Our expert says:
Tarsal tunnel syndrome results from the entrapment of the tibial nerve. The tibial nerve follows a long, curving route down the back of the leg to the ankle, where it turns and curls below the inside of the ankle.
A common cause is trauma to the ankle, such as a fracture or sprained ankle. When the injury heals, fibrous tissue develops, similar to a scar. If too much scar tissue forms, it can restrict movement in the tarsal tunnel and cause entrapment of the nerve.
Simple techniques to relieve some of the symptoms are ice, anti-inflammatories, immobilization (such as with a cast walking boot) and cortisone injections. Anti-inflammatory medications may take up to seven to 10 days to become effective. A cortisone shot usually works within 24 hours. Alterations to your shoe wear, such as using orthotics, may take several weeks to have an effect.
If conservative treatment measures are unsuccessful, surgical treatment (Tarsal Tunnel Release) may be necessary. An incision is made behind and below the inside of the ankle and the surgeon cuts the laciniate ligament, providing room for expansion of the nerve.
Following surgery a removable boot is worn for approximately four weeks and physical therapy should be embarked on to decrease the swelling and scarring over the nerve.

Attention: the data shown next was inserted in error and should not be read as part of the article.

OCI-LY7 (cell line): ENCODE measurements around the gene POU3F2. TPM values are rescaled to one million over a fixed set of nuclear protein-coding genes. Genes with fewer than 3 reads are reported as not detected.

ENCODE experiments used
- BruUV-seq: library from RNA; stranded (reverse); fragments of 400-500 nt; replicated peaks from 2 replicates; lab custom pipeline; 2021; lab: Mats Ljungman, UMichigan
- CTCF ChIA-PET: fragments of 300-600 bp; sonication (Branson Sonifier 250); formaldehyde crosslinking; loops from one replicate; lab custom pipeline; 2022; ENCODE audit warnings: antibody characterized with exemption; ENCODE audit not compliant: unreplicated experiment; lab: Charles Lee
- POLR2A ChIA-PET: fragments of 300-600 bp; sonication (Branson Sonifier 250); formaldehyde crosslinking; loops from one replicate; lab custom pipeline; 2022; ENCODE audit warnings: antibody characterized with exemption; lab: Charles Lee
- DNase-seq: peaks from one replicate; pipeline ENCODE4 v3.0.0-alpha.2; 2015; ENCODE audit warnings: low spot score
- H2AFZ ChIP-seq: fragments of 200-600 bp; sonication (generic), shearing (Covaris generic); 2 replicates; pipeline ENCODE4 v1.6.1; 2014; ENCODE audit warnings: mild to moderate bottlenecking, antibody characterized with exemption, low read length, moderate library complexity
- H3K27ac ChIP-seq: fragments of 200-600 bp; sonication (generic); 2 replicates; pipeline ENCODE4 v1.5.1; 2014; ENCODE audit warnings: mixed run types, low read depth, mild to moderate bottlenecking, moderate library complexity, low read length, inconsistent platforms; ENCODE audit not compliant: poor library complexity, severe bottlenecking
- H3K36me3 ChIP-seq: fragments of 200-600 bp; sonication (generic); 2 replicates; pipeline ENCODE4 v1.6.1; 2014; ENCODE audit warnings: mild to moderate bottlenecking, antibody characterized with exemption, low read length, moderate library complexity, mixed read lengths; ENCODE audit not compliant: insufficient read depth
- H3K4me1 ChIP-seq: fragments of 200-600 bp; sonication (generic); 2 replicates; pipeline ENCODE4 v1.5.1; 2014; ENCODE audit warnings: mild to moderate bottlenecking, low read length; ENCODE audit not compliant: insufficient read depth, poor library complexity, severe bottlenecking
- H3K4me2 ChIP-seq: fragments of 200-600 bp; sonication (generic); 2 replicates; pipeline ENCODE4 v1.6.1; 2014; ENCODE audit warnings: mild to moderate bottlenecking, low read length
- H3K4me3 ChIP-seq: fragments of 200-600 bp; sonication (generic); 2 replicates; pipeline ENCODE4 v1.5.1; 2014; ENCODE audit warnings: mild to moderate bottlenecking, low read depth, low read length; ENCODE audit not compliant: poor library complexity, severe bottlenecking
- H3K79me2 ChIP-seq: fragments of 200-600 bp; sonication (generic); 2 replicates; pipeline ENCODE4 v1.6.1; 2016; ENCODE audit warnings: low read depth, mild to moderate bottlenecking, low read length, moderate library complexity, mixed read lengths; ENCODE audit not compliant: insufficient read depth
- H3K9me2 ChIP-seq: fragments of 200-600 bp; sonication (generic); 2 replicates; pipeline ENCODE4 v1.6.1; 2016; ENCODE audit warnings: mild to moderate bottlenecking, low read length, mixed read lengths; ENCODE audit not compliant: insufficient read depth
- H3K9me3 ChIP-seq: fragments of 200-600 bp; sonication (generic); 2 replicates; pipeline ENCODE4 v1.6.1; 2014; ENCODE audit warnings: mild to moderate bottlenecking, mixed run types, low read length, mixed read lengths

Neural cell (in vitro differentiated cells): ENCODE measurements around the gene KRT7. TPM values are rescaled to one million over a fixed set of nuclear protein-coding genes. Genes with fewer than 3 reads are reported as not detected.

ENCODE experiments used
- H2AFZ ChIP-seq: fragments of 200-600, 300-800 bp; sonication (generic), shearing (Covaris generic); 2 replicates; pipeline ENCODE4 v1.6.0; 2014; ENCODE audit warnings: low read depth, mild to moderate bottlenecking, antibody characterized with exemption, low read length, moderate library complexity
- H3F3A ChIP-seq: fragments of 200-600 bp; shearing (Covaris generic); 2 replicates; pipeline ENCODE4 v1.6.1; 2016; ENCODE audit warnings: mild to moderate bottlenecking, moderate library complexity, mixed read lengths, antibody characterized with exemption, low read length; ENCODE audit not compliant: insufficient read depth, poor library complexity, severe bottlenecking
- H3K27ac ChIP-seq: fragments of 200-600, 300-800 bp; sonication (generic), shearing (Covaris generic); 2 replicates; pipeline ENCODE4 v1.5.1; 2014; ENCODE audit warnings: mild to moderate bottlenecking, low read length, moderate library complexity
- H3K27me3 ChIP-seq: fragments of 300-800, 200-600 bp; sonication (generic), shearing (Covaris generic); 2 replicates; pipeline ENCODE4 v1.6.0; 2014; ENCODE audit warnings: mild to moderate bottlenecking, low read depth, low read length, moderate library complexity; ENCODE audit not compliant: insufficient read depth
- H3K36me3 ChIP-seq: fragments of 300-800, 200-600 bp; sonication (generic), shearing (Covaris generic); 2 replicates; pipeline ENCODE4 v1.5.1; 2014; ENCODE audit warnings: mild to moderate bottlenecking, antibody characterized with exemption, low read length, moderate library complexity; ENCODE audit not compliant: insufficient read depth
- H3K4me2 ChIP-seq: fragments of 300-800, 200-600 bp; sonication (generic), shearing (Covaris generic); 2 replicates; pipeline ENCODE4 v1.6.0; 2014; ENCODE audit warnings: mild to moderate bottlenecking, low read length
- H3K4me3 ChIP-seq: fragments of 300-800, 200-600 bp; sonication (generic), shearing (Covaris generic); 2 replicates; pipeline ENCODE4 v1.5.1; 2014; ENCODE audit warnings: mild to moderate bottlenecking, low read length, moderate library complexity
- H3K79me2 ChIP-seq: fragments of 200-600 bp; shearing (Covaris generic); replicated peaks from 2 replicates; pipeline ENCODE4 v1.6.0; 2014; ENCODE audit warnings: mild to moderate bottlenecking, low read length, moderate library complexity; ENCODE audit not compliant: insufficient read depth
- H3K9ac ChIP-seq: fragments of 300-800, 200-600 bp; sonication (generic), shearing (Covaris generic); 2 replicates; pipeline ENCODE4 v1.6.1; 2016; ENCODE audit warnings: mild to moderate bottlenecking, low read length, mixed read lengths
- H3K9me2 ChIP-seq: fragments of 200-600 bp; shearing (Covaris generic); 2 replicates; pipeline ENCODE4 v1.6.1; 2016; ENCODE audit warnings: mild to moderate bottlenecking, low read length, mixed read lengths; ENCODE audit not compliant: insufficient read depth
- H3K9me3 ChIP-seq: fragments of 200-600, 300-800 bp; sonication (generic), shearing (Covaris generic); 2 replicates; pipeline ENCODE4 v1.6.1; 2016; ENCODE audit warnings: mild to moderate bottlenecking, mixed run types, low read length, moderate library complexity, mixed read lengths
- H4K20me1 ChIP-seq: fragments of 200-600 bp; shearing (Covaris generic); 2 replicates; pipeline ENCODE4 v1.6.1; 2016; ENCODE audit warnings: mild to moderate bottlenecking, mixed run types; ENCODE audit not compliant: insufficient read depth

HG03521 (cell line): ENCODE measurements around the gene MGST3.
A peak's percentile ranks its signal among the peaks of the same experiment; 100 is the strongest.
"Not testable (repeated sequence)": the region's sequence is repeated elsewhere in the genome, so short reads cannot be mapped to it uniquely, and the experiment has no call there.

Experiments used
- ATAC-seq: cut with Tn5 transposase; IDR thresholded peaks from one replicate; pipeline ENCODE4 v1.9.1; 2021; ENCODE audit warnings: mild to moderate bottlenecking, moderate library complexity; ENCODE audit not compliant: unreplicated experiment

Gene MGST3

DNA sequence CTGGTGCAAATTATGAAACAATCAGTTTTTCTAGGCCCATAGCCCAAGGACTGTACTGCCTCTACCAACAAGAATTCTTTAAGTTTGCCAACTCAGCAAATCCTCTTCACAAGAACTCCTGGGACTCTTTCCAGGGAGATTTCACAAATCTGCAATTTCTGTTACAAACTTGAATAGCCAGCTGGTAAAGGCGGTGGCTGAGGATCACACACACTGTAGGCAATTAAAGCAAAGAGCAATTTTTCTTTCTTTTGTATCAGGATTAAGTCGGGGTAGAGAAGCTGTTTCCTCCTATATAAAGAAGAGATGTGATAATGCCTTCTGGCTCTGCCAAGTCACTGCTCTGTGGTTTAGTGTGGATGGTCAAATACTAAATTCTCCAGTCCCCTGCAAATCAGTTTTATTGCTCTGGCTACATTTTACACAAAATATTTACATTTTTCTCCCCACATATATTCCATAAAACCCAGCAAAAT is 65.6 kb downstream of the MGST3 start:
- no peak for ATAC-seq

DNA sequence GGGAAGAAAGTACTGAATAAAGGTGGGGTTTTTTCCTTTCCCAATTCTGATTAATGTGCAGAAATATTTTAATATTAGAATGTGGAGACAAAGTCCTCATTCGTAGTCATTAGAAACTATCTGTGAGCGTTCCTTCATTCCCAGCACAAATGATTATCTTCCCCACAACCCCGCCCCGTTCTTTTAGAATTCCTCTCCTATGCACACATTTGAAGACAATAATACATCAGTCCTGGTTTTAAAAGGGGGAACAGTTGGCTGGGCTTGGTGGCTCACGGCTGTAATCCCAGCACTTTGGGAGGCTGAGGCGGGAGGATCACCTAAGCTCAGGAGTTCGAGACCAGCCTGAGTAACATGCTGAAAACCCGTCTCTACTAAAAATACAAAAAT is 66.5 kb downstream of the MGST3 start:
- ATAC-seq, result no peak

Pain and symptoms generally begin to improve with surgery, but you may have tenderness in the area of the incision for several months after the procedure.
Your ankle will be supported in a plaster splint for 10 days after surgery. During this time, you may also be instructed to use crutches to keep from placing weight on your foot while you stand or walk.
Take time during the day to support your leg with the ankle and foot elevated above the level of your heart. You are encouraged to move your ankle and toes occasionally during the day. Keep the dressing on your foot until you return to the doctor. Avoid getting the stitches wet. Your stitches will be removed 10 days after surgery, at which time you will switch to a supportive walking boot.
Physical therapy sessions may be advised for up to eight weeks after surgery. Full recovery could take several months. You'll begin by doing active movements and range of motion exercises for the ankle and toes. Therapists also use ice packs, soft-tissue massage, and hands-on stretching to help with the range of motion. When the stitches are removed, you'll begin doing exercises to help strengthen the muscles that support the ankle and arch. Therapists also use special stretches to encourage the tibial nerve to slide inside the tarsal tunnel.
Some of the exercises you'll do are designed to get your leg and ankle working in ways that are similar to the activities you do every day, such as rising on your toes, walking, and going up and down stairs.
Your therapist will help you find ways to do your tasks that don't put too much stress on your ankle and foot. Before your therapy sessions end, your therapist will teach you a number of ways to avoid future problems.
These are however general guidelines and please consult a biokineticist or physiotherapist for an assessment and appropriate treatment plan for your individual situation.
The information provided does not constitute a diagnosis of your condition. You should consult a medical practitioner or other appropriate health care professional for a physical exmanication, diagnosis and formal
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